In August, it will be 50 years since Jamaica gained Independence from Britain. Today, the Jamaica Observer’s Entertainment section reflects on the influence Jamaican pop culture has had on that country in REGGAE BRITANNIA, a weekly feature leading up to the Golden Jubilee in August.
WHEN Millie Small’s ska ditty My Boy Lollipop topped the British national chart in 1964, it marked the dawn of a new era for Jamaican music, and the Jamaican community in England.
For, five years earlier, when 17 year-old Junior Lincoln moved to north London — Tottenham — there was little to listen in terms of Jamaican music.
“Back in those days Jamaicans would keep parties in basements and family and friends would come from places like Birmingham and Manchester,” the west Kingston-born Lincoln recalled during an interview with the Observer.
The sound system culture many Jamaican immigrants had become accustomed to back home had not yet taken off in Britain, so the early ‘promoters’ used gramophones to play their records.
“They couldn’t get music from Jamaica so we listened to mostly rock & roll and rhythm & blues which came from America,” Lincoln said.
In terms of Jamaican performers, the most popular among Jamaicans in Britain in the early 1960s were the R&B-influenced Jiving Juniors, Laurel Aitken, Wilfred ‘Jackie’ Edwards and Owen Gray.
By 1963 however, ska had taken over Jamaica and the jazz-influenced sound slowly filtered onto the British scene. According to Lincoln, the main distributors of ska records at that time were two Britons: Emil Shalit, a Jewish businessman and a Mrs King, both based in London.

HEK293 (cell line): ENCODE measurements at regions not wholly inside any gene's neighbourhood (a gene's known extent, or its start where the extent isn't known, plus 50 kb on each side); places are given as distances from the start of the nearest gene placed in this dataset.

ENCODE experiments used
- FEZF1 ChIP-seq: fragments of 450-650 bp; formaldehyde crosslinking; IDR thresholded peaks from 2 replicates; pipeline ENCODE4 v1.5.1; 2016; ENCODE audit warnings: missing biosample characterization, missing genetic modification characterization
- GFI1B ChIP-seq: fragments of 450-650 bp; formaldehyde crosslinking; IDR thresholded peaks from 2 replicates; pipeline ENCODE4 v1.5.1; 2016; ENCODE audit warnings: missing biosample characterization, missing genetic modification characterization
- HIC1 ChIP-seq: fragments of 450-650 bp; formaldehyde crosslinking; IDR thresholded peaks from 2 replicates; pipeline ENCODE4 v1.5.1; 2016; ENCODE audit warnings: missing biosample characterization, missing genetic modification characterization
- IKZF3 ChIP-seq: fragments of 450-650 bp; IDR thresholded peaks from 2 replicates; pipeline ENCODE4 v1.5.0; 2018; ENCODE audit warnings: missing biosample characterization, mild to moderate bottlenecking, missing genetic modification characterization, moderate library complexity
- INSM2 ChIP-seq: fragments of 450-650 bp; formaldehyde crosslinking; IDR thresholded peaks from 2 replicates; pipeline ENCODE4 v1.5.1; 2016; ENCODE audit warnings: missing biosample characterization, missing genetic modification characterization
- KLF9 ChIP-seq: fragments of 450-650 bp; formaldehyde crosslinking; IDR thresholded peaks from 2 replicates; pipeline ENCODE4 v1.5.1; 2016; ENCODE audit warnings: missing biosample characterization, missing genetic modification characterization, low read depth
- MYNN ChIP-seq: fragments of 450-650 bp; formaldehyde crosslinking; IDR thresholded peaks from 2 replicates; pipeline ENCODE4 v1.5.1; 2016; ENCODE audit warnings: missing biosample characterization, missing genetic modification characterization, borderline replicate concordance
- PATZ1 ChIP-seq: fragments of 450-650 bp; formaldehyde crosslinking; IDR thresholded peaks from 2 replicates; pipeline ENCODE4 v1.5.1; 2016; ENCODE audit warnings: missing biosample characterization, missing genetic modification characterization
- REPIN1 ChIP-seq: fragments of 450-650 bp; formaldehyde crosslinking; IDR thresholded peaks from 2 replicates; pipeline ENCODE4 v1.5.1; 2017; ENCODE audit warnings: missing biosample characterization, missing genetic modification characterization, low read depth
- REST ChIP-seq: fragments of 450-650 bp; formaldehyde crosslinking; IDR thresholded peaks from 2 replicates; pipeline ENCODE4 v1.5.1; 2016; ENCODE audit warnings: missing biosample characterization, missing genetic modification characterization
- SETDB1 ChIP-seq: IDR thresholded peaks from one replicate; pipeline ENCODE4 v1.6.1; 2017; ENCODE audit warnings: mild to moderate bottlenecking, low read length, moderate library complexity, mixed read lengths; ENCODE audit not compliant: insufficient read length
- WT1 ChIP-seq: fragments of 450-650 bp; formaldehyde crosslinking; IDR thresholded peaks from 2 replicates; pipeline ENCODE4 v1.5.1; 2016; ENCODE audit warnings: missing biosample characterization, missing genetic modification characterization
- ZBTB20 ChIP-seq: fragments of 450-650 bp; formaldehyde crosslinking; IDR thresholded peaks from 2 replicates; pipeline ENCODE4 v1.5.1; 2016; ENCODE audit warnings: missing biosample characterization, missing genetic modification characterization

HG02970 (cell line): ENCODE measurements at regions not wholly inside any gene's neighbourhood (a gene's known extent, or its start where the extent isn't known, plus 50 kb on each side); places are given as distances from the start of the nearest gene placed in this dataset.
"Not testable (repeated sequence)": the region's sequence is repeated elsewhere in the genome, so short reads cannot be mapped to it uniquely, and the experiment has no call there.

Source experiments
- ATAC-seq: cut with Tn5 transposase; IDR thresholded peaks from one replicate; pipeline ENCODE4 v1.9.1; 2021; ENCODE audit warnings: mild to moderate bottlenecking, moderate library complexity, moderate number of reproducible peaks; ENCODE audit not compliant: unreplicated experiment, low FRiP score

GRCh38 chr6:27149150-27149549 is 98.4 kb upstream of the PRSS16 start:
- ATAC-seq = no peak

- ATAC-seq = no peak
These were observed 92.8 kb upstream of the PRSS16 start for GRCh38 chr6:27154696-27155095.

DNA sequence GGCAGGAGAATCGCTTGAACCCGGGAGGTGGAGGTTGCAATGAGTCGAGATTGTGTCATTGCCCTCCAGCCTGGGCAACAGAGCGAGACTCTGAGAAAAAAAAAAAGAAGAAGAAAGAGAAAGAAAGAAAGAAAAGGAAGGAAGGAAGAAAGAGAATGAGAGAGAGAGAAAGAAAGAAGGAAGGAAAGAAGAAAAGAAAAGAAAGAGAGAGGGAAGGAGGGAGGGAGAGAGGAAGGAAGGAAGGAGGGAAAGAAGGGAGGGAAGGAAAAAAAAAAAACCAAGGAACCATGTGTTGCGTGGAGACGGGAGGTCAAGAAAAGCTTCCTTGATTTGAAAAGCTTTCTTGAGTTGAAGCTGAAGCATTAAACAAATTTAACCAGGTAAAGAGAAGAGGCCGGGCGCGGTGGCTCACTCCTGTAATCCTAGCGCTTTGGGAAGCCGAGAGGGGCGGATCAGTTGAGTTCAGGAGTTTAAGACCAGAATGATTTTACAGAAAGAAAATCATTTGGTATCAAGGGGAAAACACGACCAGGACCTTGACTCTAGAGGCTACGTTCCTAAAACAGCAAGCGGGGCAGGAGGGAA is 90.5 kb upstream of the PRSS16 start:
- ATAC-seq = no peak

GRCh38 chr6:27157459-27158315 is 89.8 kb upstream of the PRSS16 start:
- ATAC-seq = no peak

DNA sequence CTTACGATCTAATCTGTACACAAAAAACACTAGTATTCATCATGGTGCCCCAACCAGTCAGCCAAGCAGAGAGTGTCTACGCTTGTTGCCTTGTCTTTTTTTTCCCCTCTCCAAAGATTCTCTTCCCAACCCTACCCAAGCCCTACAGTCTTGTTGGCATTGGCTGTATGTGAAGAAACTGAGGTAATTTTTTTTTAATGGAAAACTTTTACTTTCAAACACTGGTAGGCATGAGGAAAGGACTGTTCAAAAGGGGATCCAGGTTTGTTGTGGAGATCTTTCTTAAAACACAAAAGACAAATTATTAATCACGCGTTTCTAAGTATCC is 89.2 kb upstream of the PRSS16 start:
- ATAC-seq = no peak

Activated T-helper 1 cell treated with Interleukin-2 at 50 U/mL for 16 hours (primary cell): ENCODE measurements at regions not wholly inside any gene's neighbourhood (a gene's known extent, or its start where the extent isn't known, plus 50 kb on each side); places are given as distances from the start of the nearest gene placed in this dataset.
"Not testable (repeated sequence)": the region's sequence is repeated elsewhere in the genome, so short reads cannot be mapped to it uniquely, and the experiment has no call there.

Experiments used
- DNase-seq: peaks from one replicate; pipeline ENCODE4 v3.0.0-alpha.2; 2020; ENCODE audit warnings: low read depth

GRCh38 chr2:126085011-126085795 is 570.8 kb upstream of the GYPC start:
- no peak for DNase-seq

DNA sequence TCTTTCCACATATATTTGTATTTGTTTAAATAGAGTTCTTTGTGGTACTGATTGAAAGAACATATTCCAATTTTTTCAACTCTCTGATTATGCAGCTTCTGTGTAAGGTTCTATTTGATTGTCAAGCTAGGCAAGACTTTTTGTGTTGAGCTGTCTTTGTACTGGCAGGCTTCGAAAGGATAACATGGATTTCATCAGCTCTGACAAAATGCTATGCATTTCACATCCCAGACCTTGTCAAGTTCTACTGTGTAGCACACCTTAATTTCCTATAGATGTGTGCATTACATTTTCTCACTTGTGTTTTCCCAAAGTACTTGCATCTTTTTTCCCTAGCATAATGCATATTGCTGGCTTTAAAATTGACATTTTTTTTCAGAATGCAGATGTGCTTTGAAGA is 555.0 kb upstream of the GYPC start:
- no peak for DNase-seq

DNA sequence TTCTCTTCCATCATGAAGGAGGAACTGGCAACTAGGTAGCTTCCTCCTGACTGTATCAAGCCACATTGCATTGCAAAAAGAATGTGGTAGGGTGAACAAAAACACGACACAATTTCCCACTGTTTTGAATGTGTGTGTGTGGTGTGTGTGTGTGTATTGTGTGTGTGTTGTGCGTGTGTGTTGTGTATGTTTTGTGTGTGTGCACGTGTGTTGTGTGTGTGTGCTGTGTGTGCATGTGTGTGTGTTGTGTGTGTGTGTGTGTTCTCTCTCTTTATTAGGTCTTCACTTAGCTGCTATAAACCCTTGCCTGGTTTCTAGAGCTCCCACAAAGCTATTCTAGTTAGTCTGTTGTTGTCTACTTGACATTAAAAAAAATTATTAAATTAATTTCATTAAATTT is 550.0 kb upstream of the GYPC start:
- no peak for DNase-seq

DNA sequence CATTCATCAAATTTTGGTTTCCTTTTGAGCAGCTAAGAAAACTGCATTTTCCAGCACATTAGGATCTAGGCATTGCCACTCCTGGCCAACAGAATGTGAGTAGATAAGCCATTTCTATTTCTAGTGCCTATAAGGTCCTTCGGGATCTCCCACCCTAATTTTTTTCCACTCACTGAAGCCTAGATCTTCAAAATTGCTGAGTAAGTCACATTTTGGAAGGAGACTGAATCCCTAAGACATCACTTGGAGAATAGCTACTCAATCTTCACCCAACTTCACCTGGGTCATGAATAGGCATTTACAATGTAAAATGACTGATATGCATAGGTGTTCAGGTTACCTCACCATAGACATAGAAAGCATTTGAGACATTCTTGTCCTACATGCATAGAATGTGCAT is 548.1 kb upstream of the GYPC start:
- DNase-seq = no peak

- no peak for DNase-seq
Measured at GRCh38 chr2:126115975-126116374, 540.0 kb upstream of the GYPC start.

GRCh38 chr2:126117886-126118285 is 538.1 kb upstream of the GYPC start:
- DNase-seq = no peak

“Music was the most important thing for West Indians in England back then.
When a man got his pay package he went to the record store,” Lincoln explained. As music from Jamaica got more accessible, the sound systems emerged throughout London. Suckle, Duke Vin and Shelly, whose owners were from west Kingston, were some of the earliest ‘sounds’ in the British capital, followed shortly after by Sir Coxson.
Even though My Boy Lollipop was a revelation, the biggest shot in the arm for Jamaican music in Britain came in 1968 with the establishment of Trojan Records, formed by Lee Gopthal, a Jamaican of East Indian descent.
Trojan became the largest distributor of rocksteady, and later reggae music, in Britain. Its biggest Jamaican clients were producers Clement ‘Coxson’ Dodd, Arthur ‘Duke’ Reid, Leslie Kong and Prince Buster.
For nearly a decade, Trojan had a hand in the distribution of the biggest Jamaican hits in Britain, including Bob and Marcia’s Young, Gifted and Black and Ken Boothe’s Everything I Own.
Lincoln, who briefly worked with Trojan, operated the Bamboo, Ackee and Banana labels which distributed Dodd’s Studio One releases. Another of his labels, Ashanti, released albums like the Mystic Revelation of Rastafari’s Grounation.
Junior Lincoln, who produced the hour-long documentary Reggae in 1970, returned to Jamaica permanently in 1982. Now 70 years old, he is a director of the Jamaica Reggae Industry Association.